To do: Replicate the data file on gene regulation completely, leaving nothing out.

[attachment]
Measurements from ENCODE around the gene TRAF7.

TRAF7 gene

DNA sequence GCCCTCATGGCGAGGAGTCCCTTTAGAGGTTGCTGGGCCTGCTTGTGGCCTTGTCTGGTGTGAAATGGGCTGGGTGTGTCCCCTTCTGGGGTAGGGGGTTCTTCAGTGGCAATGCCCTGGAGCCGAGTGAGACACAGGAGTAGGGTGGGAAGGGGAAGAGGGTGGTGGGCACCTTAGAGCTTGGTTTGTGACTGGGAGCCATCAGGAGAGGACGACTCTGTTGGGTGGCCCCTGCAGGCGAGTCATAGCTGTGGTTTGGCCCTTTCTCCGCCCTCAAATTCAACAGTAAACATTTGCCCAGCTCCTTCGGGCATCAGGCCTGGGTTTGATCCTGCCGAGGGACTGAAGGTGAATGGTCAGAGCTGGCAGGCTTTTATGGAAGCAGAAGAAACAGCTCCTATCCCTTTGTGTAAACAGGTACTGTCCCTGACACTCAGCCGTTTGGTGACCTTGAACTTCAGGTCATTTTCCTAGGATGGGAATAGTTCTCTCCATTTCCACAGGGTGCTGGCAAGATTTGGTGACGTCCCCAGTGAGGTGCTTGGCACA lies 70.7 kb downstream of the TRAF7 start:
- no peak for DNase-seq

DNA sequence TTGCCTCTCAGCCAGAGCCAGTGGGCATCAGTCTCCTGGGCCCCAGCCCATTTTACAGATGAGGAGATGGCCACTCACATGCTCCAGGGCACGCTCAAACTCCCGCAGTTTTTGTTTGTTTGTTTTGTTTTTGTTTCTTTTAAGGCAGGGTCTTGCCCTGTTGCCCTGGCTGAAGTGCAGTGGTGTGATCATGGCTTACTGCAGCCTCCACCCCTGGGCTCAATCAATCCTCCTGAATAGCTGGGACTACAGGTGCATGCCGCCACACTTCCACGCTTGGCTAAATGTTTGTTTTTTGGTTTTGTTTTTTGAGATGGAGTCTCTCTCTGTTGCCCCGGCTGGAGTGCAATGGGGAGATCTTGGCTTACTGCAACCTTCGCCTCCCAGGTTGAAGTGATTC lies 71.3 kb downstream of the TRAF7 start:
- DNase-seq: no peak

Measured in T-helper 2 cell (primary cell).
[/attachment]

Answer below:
Measurements from ENCODE around the gene TRAF7.

TRAF7 gene

DNA sequence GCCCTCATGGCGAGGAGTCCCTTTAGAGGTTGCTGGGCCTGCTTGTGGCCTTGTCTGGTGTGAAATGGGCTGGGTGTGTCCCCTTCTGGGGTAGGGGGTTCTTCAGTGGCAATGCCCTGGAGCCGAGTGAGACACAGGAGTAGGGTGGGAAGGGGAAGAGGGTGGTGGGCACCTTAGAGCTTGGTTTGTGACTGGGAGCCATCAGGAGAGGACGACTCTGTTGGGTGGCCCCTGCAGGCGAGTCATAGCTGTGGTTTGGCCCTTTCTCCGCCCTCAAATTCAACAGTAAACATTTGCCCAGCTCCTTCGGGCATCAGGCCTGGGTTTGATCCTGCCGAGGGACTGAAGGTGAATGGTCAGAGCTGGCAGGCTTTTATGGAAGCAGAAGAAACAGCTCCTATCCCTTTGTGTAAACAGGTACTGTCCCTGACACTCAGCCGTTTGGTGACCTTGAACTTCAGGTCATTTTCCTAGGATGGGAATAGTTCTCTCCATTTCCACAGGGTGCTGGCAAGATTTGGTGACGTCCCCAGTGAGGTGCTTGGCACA lies 70.7 kb downstream of the TRAF7 start:
- no peak for DNase-seq

DNA sequence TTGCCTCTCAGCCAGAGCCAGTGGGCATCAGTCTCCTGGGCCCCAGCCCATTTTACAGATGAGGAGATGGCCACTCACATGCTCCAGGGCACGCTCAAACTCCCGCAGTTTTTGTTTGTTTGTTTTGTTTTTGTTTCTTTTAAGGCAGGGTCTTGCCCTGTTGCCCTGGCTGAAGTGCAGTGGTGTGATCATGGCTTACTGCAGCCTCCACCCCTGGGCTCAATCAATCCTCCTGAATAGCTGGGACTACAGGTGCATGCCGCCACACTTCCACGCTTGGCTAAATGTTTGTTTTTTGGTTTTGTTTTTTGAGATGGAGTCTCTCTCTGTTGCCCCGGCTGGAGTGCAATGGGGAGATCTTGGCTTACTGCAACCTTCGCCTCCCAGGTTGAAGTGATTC lies 71.3 kb downstream of the TRAF7 start:
- DNase-seq: no peak

Measured in T-helper 2 cell (primary cell).